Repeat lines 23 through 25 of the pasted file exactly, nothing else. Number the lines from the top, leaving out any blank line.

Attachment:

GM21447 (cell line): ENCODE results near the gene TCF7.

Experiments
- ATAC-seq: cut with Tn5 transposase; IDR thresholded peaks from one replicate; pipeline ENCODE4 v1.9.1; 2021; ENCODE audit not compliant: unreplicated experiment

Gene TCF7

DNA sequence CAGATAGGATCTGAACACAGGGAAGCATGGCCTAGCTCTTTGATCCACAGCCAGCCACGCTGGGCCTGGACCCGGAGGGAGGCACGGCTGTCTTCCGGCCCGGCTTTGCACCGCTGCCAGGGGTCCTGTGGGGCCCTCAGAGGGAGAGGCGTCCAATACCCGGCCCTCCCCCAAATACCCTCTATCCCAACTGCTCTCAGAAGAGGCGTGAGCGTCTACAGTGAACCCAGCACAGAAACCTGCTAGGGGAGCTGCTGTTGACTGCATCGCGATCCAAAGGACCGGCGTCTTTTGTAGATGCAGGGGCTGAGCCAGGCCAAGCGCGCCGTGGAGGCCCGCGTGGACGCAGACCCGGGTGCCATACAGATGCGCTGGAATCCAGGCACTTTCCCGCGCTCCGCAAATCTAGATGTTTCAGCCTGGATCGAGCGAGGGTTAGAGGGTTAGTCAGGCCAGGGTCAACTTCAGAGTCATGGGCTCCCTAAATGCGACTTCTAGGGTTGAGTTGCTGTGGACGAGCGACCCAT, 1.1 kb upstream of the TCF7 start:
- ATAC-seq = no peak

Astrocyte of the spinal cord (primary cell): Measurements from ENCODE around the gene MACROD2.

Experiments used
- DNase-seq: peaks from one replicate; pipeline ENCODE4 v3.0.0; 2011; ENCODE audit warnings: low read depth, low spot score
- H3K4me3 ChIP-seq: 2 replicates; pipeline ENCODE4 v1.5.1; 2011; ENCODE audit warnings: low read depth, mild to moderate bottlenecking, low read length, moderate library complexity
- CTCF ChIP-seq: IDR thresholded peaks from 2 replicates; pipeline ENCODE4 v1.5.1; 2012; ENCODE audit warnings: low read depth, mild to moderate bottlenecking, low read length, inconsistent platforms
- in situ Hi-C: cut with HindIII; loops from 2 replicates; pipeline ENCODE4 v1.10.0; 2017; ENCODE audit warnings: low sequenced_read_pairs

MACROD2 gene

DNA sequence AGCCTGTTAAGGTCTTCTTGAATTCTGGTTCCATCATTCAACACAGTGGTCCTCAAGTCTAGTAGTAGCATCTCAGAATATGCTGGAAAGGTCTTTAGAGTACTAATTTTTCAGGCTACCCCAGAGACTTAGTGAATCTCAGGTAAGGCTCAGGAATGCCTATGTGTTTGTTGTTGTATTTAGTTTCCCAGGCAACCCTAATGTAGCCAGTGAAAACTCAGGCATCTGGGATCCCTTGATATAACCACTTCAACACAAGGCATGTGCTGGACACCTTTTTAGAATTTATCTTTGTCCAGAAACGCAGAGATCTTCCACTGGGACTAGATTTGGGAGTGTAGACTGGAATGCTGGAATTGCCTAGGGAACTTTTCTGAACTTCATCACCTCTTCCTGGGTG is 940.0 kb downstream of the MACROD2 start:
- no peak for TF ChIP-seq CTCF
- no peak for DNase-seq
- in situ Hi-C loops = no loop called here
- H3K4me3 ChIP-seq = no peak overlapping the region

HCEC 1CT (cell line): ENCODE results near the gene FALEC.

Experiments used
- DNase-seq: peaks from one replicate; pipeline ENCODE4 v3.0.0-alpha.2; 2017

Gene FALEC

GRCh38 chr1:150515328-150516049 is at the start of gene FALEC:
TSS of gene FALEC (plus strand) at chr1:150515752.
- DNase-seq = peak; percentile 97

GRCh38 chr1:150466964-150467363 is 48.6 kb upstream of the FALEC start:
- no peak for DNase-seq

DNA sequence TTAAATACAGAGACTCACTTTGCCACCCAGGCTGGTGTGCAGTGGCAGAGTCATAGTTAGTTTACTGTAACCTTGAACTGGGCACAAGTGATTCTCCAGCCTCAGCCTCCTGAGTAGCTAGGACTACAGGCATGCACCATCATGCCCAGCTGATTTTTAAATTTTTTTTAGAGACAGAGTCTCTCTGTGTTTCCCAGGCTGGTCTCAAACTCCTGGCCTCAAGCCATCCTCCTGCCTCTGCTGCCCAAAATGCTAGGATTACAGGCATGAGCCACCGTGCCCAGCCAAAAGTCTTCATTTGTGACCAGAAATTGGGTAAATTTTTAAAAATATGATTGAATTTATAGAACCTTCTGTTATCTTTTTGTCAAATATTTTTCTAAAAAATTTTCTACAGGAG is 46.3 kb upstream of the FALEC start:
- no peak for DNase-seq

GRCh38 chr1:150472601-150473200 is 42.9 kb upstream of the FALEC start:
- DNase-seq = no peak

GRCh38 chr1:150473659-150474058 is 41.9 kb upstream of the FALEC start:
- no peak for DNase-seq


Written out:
GRCh38 chr1:150515328-150516049 is at the start of gene FALEC:
TSS of gene FALEC (plus strand) at chr1:150515752.
- DNase-seq = peak; percentile 97